Othello’s Green Eyed Monster At Gaiety Theatre

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In Shakespeare’s tragedies, the protagonist is often raised to the heights of glory before the tragic flaw in his character is revealed. Macbeth’s unbridled ambition brought the proverbial pedestal crashing down, while Othello’s jealousy foretold his doom.

Photo by Abhinaya Harigovind

The green tinge of envy, the red of love and the violet of hatred periodically washed the stage in Ajay Sharma’s and Shorya Veer Saagar’s adaptation of Othello in Hindi. In a very apparent reference to the three colours that embody the three primary emotions that dominate the Shakespearean tragedy, the play, staged at Gaiety Theatre this weekend, was titled The Three Shades.

The adaptation takes Othello, or Omi, as he is called in the play, out of the theatre of war and into a theatre academy. Shakespeare’s military general has been replaced by a successful actor, surrounded by those he mentors at the academy. Sharma creates a play within a play – the academy stages a performance of Othello, ironically directed by Inder, the play’s Iago. Just as Iago manipulates the puppet strings that draw Othello into the pitfalls of jealousy, Inder directs his protagonist Omi in a reproduction of Othello, awakening the dormant green eyed monster within him. Much like Shakespeare’s Desdemona, Dolly, Omi’s adoring wife, is faithful to a fault, but falls prey to the insecurities of “one that loved not wisely, but too well.”

While Othello was black in Shakespeare’s tragedy, the element of racism has been omitted from The Three Shades. The societal gulf between Dolly and Omi is not one of colour, but community and status. This was done in a effort to make the play relevant to Shimla and its audience, according to its director, Ajay Sharma. “The emotions of love, hatred and envy are prevalent in any scenario, be it politics or theatre. Since theatre is something we could relate to closely, we picked theatre,” he says. “The play is still very relevant in the contemporary world with several lessons to take away,” he adds.

In spite of the attempt to situate Shakespeare’s Othello in a 21st century Shimla, aspects of a 16th century society linger in marked and persistent ways. Dolly ‘belongs’ to her father and then her husband, just as Desdemona did. She has eloped with Omi and deceived her father by refusing to seek his permission for their relationship, giving Inder cause to claim that if she is capable of betraying her father, she could be adulterous in her marriage.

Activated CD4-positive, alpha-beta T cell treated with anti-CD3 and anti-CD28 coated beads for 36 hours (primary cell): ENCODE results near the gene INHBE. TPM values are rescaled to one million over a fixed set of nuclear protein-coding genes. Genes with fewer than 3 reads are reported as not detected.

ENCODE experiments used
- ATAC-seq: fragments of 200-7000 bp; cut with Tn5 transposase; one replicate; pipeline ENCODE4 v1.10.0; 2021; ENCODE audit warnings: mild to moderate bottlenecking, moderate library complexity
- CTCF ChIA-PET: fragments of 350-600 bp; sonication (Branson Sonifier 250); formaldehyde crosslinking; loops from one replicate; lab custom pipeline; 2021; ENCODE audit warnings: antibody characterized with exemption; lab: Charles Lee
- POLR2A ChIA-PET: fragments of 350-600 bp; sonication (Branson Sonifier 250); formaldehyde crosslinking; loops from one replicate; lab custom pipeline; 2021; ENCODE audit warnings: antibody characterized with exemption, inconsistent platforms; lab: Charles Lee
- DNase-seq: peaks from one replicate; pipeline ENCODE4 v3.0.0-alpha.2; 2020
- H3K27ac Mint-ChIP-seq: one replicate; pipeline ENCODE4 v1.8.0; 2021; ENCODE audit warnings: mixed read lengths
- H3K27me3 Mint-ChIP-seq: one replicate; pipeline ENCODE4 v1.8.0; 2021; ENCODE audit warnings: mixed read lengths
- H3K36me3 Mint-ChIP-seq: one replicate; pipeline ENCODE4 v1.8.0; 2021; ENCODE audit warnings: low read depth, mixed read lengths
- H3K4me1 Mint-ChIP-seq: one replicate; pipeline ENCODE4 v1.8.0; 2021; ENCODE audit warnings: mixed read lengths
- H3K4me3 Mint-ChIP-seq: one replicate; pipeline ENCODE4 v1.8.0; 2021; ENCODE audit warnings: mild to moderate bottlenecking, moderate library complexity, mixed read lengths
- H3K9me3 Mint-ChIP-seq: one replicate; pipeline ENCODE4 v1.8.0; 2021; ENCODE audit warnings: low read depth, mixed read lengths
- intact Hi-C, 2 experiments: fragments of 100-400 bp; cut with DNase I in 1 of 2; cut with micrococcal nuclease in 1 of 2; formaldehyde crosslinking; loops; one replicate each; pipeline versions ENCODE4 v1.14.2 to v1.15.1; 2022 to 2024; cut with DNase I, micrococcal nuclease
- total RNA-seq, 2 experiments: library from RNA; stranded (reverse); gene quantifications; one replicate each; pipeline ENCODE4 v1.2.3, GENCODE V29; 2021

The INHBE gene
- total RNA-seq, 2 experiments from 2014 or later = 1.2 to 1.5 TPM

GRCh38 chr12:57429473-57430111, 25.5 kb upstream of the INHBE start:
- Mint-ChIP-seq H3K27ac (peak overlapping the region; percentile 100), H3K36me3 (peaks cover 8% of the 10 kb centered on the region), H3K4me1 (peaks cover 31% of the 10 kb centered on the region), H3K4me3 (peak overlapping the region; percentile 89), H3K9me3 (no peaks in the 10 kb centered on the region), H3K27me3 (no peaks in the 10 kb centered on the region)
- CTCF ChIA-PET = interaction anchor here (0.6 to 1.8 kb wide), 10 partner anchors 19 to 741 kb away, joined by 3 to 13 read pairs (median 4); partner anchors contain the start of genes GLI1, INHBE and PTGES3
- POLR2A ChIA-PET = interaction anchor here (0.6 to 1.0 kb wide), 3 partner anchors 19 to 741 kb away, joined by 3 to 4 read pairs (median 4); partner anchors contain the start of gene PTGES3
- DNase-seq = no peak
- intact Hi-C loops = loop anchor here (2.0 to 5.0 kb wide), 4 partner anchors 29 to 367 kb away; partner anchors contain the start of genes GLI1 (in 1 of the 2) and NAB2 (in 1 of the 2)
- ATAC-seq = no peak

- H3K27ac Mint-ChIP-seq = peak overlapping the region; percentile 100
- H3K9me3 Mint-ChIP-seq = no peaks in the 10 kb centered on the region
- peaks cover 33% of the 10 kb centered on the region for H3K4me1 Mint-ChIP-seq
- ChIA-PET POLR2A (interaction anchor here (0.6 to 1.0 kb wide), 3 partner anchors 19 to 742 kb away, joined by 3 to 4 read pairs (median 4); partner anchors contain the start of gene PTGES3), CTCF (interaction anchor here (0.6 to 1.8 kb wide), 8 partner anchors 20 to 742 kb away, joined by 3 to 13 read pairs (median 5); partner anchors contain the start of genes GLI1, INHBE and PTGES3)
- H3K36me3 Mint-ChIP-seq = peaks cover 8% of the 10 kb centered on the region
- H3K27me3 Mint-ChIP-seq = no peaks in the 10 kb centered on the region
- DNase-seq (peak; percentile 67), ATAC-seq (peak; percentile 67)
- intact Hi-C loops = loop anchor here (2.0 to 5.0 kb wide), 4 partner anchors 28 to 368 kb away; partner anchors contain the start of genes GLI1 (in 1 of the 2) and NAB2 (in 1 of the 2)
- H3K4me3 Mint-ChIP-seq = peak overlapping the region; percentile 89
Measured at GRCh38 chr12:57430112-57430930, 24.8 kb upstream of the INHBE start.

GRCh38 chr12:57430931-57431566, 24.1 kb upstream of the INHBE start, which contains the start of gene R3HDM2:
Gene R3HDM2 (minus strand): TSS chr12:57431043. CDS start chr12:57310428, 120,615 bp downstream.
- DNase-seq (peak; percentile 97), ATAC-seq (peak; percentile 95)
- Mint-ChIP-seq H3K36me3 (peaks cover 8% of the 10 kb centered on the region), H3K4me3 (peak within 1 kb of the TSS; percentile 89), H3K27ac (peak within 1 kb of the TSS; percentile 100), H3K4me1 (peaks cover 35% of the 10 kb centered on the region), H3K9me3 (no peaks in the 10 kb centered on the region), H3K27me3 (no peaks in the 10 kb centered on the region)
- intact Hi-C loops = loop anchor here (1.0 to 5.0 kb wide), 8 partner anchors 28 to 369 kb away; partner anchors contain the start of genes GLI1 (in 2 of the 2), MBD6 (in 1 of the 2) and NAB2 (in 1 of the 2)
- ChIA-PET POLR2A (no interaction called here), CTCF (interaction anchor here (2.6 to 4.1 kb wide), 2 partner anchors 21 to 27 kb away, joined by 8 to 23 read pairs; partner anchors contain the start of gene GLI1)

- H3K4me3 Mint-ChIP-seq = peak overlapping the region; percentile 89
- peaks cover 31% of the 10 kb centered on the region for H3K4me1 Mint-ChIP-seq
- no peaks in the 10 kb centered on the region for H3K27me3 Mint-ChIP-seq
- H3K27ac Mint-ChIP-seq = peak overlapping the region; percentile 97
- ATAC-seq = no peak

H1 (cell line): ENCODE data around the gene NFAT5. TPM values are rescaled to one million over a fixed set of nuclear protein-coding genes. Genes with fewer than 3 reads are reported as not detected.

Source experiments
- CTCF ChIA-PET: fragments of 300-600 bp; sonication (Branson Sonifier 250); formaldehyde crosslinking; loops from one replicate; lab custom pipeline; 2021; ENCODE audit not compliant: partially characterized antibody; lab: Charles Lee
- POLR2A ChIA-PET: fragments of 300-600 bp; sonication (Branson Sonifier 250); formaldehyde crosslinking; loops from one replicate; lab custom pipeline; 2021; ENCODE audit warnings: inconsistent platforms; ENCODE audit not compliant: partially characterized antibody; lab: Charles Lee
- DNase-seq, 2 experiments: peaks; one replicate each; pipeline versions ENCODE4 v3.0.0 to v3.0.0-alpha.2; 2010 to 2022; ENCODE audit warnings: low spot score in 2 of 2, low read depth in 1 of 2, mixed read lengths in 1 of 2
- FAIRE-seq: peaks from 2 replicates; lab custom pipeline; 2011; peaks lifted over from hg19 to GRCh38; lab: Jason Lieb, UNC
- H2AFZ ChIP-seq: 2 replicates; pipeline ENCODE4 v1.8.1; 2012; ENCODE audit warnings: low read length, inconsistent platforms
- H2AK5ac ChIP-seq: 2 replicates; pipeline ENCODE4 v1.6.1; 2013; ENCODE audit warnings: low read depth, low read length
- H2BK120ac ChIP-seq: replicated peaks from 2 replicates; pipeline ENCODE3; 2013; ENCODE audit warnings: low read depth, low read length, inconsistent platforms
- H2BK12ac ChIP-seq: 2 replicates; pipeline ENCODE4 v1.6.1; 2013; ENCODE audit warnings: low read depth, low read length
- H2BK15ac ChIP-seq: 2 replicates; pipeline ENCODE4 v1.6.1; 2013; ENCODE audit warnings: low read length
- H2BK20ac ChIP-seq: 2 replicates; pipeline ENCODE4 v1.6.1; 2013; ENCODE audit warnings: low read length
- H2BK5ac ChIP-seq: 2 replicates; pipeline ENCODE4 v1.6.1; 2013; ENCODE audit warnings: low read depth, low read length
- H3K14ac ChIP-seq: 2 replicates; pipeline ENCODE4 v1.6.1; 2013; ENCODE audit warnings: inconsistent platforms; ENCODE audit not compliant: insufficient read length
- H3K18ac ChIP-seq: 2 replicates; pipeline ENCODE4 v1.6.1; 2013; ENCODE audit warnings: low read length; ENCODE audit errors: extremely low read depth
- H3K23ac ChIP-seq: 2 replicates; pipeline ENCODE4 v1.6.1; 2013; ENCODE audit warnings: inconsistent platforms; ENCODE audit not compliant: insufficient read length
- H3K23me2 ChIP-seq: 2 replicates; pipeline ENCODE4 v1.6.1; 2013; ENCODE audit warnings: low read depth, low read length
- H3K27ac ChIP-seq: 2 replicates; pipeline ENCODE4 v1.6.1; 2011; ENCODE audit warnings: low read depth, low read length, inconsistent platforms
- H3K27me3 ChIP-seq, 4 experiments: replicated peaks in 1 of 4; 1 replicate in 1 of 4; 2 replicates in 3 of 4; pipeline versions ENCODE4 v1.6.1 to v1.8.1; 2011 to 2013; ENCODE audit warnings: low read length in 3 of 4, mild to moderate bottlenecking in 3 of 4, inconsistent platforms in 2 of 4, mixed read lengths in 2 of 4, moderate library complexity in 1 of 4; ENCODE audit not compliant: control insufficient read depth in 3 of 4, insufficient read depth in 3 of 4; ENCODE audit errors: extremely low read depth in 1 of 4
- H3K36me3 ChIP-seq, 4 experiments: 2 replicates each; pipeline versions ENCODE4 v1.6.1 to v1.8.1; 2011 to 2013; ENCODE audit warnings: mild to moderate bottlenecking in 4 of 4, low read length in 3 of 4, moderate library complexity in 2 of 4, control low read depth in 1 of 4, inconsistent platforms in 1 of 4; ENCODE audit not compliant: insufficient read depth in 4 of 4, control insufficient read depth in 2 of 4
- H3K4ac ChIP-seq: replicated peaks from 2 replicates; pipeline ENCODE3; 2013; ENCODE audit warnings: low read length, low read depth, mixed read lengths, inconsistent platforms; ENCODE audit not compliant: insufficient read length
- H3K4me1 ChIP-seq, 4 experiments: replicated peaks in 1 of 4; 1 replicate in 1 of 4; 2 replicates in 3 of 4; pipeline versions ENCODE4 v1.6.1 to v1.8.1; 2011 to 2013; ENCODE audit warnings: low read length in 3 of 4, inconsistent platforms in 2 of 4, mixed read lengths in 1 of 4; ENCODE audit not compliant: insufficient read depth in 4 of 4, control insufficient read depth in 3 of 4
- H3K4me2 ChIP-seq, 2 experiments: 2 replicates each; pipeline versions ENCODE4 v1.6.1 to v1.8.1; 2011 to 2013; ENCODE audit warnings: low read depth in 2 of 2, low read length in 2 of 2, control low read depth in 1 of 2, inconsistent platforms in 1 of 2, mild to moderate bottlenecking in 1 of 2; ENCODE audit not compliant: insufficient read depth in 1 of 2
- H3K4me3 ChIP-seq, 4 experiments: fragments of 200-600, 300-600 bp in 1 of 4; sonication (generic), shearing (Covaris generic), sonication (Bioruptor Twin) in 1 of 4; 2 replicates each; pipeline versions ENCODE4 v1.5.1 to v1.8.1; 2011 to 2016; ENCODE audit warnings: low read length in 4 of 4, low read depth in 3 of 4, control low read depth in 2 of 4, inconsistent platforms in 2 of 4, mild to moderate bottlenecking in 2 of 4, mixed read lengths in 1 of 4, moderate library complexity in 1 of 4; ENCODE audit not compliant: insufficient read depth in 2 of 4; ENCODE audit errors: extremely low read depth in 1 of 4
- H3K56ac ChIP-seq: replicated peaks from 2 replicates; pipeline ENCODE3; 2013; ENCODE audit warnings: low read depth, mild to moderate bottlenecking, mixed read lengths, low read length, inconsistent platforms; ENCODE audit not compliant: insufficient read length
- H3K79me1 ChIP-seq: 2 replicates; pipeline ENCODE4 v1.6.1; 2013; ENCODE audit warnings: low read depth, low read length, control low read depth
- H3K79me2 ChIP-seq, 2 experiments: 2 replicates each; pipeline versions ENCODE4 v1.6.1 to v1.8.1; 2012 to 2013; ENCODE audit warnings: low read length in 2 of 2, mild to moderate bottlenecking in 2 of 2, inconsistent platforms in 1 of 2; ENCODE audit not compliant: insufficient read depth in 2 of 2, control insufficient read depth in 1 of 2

The centuries that separate Dolly from Desdemona do not imply any significant change in how they are perceived. The singular difference between the two characters appears to be Dolly’s agency to prance on stage. Lines like “Aadmi kitna bhi pakka kyun na ho, aakhir mein auratein kaabu kar hi leti hain” do not help the situation. Mr. Sharma says that they are still working on refining the script.

Inder, the adaptation’s Iago, essayed by Mr. Sharma, takes the cake for his range of expression. Famously portrayed by greats like Ian McKellen, Iago’s role is impressive in its complexity and deception. His villainy is veiled by an ardent sincerity towards Othello, born of their long association. Inder, similarly, feels betrayed by Omi’s preference for Keshav in an appointment. He begins to brew within Omi the fateful concoction of love and jealousy that wreaks havoc.

“Playing Iago’s role was challenging, considering the complexity of the character. I don’t think I have done full justice to it yet,” says Sharma.

The Three Shades was staged by The Platform Art and Culture Society, in collaboration with the Ministry of Culture, Government of India. The Platform is a Shimla based society, established in 2009, with the objective of promoting theatre, art and culture. This is their first adaptation of Othello, with the adaptation having been done by Shorya Veer Saagar and the design and direction by Ajay Sharma.

Photo credits: Abhinaya Harigovind

A graduate with history honours from St. Stephen's College, Delhi, Abhinaya is sharpening her writing skills to be a print journalist.

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